Apollo 11 launched on July 16, 1969, on its way to the moon. Fifty years later, you can read a million stories about astronauts Neil Armstrong, Buzz Aldrin, and Mike Collins. But there were thousands of people involved in the first moon landing, not all of them employed by NASA. Dave Porter was a Navy seaman, a Gunner’s Mate aboard the U.S.S. Hornet in 1969. The Hornet was charged with retrieving the astronauts from the ocean after they splashed down on return to earth. His son, Dave Porter II, shares his father's story, giving us a different point of view on the mission.
“Something not a lot of people know is the men on the Hornet trained for weeks retrieving a dummy capsule in preparation for the actual day. When the day arrived, the radio comms to the astronauts were piped through the ship’s intercom so all the sailors could hear. I believe my dad said he saw the “burn in” and the splashdown, though it was overcast that day. The first time he spotted the capsule, it was floating down through the clouds with the parachutes all deployed.
“The crew was ordered to stay below deck when President Nixon came aboard. There was a lot of excitement, with television crews and the captain and officers meeting the president, though my father didn’t get to talk to him directly. However, that night after everything died down, he took a walk to the quarantine. NASA put the astronauts in quarantine because the scientists didn’t know if the astronauts had brought anything back from the moon such as illness or microbes. Turned out, Neil Armstrong was still up and sitting near one of the observation windows. I believe my father said ‘That was a hell of a ride, wasn’t it?’ and Armstrong replied ‘Sure was!’
Being a parent is stressful and exhausting. There is no perfect way to raise children but parents always have to deal with thoughts of whether they're doing what's right for their children and for themselves.
Katie Arnold shares an interesting observation about two animals with different styles of parenting: the elks and the bison. In one instance in which she and her family witnessed, an elk mother had left her newborn calf when she sensed danger.
It was late May, the beginning of calving season, and the baby elk was minutes old, its fur still wet. When it saw us, it flopped to the ground, while the cow bolted in the opposite direction, running up a ridge until she was out of sight.
Our guide, Pete, explained, “This is what elk mothers do. When predators approach, they run away, leaving their babies, who aren’t strong enough to walk. Most of the time, the mothers come back for their calves but only after the danger has passed.”
This was different from what bison mothers did explained Pete. Instead of leaving their calves to fend for themselves, they would protect them fiercely. Now, it's obviously different to live in the wild as opposed to living in a more urban environment. But this is a dilemma that parents often face: how to strike a balance in raising children.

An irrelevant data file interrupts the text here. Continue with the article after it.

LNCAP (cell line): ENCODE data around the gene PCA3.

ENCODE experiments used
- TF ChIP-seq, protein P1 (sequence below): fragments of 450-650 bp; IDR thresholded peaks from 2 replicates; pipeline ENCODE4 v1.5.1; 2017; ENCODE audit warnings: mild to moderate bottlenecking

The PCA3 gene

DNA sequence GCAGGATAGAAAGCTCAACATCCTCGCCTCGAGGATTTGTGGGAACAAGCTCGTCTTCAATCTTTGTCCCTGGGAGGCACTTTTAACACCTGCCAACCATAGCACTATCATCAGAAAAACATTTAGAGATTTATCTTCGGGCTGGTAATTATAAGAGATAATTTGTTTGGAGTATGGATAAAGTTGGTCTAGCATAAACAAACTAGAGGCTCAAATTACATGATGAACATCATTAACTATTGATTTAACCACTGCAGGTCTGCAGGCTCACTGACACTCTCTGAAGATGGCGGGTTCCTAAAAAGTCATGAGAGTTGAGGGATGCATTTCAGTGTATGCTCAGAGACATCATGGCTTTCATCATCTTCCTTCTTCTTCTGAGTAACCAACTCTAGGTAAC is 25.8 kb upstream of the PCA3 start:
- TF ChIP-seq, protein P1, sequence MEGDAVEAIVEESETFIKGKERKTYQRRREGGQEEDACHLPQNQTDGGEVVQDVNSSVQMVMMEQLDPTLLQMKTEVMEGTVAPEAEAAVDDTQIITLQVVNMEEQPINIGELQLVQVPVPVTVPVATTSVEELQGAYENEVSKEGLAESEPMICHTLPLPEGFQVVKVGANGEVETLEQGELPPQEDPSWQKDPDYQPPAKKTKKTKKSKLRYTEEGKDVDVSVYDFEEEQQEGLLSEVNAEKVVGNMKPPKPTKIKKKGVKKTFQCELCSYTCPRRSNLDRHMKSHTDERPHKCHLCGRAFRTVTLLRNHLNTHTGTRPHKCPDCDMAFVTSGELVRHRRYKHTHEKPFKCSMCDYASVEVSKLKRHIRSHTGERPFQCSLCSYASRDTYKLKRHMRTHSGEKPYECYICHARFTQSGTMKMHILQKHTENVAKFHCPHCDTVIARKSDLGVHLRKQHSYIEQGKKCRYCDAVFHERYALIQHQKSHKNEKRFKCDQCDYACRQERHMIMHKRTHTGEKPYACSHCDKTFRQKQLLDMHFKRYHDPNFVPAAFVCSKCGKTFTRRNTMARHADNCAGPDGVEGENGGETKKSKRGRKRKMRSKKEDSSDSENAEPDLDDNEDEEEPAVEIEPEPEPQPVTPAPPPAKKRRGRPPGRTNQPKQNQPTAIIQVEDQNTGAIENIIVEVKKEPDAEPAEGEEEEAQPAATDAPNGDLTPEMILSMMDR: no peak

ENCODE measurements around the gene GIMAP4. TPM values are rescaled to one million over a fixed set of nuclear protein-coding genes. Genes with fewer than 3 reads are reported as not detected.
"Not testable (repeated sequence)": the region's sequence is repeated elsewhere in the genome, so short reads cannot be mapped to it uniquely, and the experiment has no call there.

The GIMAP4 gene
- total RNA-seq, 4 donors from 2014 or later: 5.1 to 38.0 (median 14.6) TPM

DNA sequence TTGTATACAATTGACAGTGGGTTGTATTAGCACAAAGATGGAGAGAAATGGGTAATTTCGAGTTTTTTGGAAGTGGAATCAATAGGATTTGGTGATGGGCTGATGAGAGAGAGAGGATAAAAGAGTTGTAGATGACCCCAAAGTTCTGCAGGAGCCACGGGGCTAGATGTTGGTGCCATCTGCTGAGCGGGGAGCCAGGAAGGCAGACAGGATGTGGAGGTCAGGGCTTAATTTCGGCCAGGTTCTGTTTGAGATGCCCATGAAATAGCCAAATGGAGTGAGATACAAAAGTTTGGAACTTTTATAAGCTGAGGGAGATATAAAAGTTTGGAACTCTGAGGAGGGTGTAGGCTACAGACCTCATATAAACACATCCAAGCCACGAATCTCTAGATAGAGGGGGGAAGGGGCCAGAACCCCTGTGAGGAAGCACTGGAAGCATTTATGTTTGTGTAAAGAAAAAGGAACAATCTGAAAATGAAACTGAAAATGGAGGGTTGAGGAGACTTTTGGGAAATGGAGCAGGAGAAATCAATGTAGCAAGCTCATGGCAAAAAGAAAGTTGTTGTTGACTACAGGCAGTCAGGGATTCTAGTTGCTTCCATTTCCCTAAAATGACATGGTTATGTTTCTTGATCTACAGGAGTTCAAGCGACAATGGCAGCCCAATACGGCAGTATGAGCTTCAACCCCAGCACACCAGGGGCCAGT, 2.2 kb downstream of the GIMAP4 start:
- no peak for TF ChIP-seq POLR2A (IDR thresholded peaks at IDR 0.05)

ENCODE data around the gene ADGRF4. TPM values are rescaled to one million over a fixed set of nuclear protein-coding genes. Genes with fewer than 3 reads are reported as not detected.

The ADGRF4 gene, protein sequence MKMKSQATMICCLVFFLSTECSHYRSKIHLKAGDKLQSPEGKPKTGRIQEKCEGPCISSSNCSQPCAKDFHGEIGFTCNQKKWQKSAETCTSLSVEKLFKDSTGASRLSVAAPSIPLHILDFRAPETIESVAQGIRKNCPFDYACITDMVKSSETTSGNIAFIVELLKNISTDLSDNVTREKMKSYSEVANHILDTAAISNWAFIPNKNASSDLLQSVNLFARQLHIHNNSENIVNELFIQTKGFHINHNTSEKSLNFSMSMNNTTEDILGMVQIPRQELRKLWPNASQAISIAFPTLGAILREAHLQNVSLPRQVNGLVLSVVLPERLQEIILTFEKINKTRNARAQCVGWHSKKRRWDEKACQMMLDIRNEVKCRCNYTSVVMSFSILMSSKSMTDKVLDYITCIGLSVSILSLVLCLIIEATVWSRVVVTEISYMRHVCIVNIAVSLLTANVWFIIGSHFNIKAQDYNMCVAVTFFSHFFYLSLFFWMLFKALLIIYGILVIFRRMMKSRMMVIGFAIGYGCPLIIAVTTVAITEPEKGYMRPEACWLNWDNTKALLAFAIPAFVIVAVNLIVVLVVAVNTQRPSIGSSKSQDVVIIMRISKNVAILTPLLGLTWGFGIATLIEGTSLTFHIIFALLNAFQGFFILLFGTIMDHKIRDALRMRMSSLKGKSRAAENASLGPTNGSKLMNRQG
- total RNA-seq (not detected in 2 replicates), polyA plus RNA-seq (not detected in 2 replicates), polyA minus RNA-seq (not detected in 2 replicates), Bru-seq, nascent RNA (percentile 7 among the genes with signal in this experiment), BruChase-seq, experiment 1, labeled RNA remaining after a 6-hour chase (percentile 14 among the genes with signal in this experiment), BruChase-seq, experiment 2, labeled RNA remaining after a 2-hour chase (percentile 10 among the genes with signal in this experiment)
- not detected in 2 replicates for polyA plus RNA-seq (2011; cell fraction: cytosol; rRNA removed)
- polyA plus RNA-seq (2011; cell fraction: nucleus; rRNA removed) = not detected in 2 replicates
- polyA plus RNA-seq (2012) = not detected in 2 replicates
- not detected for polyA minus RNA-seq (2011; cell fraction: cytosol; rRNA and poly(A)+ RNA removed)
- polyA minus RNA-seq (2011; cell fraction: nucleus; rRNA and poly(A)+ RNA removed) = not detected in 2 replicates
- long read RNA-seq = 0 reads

Jimmy De Frenne of Belgium sat on a toilet set up in the middle of a bar (I guess that's how they're arranged in Belgium) for 116 hours. His goal was to crack 165 hours. But he may still secure a world record, as Guinness World Records does not maintain one for this feat. The Vancouver Sun reports:
Filip’s Place bar in Ostend was open throughout, allowing De Frenne’s friends and family to stop by for a chat.
De Frenne was allowed five minutes off every hour, which he could accumulate over several hours to allow him to sleep. Ironically, he needed toilet breaks as his bar toilet was not plumbed in.
Sitting that long was not as easy as it might have seemed. “I was very tired and my legs hurt but I believe in my success and try to make this record official,” de Frenne said.
Audaces fortuna iuvat, Mr. De Frenne.
De Frenne should have thought through the marketing potential for his stunt before starting. He could have, for example, secured sponsorship through Taco Bell.
Instructables member JohnO3 calls his invention the "Skittle Pixel8r". It was a sophisticated programming and mechanical challenge, as the printer produces a specific image using pre-sorted Skittles. A motor moves the hopper along to drop in one Skittle at a time, slowly building the image from the bottom up.
You can find detailed instructions, including coding and wiring diagrams, at Instructables. But be warned:
It was supposed to be a weekend project but ended up taking a month to design and build.
The official mint of the Canadian government has issued a coin that is shaped like the country itself. Artist Ali Giroux designed the 3-ounce silver coin, which sells for $340. Various animals native to Canada are arranged in the shapes of the 10 provinces and 3 territories. CBC News reports:
She turned Quebec into a snowy owl taking flight, and Ontario into a loon with its wings folded. British Columbia, meanwhile, became a spirit bear.
Giroux decided to design a two-colour version of her map for Canada's 150th anniversary and posted it online. About a year ago, she received a call from the mint, with an offer to have her design featured on a coin.
"I had a little cry, because it was immensely flattering, and surreal, and very special," Giroux told Ottawa Morning.